Match Bucket with Other Excavator Parts II


In general, if the tip life is less than 200 hours, then we would recommend an extreme-duty bucket, but if the tip life is between 200 and 400 hours, a severe-duty bucket usually works well.

Longer tip life points to heavy-duty and general-duty buckets. However, there are exceptions to the tip life guidelines. For example, in a limestone quarry, the tip life can be very long, in excess of 900 hours. Then, it’s more useful to consider the impact conditions. Impact is related to the quality of the shot. In the limestone quarry application, the wear material on the bucket isn’t so much for wear as it is for impact resistance. In many hard limestone quarry applications, we recommend no less than a heavy-duty bucket, and we may recommend a severe-duty bucket because of the impact conditions.

Most buckets are set up with spade or straight edges. Spade edges offer better penetration and faster cycle times in harder materials. Straight edge configurations provide for better cleaning and finishing work. Quarry-style buckets are often configured with spade edges, where penetration is the primary requirement, and excavation buckets used in soil work and trenching normally have straight edges.

Some studies have shown a strong relationship between tooth count and production, and there is actually a tooth spacing ratio that engineers use when designing buckets. In hard-to-dig rock, a lower tooth count will result in better penetration, just like the spade edge, which yields faster cycles and better production. For that reason, the buckets offered for production quarry work have a wider tooth spacing.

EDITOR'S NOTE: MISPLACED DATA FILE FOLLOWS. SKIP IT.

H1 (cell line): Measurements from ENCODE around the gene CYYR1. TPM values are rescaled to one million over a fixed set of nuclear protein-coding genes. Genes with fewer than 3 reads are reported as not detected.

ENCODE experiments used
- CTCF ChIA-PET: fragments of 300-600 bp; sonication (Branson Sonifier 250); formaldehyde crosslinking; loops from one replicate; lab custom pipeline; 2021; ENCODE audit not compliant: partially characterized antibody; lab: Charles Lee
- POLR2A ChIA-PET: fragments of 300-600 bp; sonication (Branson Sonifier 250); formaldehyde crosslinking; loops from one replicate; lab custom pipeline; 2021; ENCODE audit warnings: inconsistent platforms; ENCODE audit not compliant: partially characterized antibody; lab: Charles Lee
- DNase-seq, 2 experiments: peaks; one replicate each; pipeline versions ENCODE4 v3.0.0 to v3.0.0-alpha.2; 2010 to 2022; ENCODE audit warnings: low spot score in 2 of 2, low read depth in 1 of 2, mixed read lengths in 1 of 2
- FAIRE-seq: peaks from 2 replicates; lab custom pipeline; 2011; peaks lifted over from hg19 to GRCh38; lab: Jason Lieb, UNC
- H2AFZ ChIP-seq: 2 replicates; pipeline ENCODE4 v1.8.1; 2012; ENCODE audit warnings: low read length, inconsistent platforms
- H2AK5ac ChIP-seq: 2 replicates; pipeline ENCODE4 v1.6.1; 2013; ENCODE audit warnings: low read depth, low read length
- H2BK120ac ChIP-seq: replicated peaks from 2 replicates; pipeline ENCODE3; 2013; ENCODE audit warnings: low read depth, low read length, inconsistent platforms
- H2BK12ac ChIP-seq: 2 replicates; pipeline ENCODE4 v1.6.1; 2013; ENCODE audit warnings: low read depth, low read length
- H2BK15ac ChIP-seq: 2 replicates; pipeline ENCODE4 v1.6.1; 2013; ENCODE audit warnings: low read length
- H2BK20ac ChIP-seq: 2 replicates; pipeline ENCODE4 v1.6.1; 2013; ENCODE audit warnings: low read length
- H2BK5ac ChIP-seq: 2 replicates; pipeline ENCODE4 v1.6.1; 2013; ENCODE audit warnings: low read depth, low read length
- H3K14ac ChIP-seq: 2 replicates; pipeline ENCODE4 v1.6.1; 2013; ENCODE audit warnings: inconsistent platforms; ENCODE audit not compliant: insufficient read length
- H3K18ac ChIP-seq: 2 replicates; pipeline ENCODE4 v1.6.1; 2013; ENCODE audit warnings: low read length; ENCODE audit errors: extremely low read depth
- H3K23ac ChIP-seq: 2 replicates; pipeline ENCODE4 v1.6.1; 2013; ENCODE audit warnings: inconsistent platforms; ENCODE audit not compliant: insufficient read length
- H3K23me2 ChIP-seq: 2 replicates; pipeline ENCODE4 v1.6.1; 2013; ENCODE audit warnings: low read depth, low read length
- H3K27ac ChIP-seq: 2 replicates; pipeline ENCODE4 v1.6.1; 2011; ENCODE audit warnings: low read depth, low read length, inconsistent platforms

In addition, there are two defining aspects of bucket teeth, adapter size and tooth tip. The rule of thumb is to use the smallest adapter size that doesn’t suffer nose breakage. The theory is that the smaller size delivers the best penetration and lowest weight. There are guidelines for adapter sizes for each machine. And tips are available for different applications.

You can tell if the tip is correctly specified or if the tip stays sharp in the application. A tip that blunts is too big (has too much wear material), and the user should drop back to a sharper tip. It’s important to discuss the particular application with the excavator parts rep to get the best advice for tip matching. Remember, too, that wheel loaders are a different story because of their digging geometry.

In a word, only by matching the bucket with all other excavator parts with regarding to the working condition, can you perfectly complete your work, without any delay.